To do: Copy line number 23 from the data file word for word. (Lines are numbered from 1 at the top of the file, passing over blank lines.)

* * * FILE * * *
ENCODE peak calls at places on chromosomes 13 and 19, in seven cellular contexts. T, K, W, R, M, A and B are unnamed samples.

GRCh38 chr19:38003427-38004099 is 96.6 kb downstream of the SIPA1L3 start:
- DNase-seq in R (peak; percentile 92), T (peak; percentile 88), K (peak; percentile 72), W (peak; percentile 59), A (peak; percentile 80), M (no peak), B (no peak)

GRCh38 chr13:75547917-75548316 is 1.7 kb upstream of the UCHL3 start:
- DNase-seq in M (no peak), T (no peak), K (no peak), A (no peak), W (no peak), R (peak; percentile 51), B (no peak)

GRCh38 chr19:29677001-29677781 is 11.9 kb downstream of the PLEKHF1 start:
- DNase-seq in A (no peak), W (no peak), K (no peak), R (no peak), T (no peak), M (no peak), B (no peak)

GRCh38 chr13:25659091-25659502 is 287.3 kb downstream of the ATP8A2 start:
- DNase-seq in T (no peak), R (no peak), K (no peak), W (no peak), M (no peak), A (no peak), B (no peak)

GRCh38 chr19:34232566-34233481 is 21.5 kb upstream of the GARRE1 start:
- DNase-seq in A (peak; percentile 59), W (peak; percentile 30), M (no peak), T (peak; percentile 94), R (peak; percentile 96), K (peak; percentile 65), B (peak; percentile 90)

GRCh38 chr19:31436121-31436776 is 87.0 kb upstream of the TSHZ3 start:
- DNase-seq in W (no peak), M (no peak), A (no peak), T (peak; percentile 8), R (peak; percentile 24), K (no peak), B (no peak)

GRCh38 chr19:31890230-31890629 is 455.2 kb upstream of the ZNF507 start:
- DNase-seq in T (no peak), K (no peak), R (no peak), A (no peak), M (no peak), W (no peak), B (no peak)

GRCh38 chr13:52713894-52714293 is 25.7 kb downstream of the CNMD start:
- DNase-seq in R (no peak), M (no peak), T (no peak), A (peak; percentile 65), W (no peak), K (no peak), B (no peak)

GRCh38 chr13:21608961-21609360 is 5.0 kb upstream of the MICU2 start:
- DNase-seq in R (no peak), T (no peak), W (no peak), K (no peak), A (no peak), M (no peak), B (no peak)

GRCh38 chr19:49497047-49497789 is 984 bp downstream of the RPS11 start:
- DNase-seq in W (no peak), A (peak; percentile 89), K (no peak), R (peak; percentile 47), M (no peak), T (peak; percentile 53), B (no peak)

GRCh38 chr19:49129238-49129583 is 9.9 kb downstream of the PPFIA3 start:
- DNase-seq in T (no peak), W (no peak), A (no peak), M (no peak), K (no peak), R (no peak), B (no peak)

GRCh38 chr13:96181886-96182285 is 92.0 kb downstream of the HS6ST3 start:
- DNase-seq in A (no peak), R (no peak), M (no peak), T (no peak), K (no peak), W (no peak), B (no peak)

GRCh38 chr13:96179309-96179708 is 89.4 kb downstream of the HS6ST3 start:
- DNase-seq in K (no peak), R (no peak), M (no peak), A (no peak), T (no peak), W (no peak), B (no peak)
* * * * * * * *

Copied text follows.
- DNase-seq in T (no peak), W (no peak), A (no peak), M (no peak), K (no peak), R (no peak), B (no peak)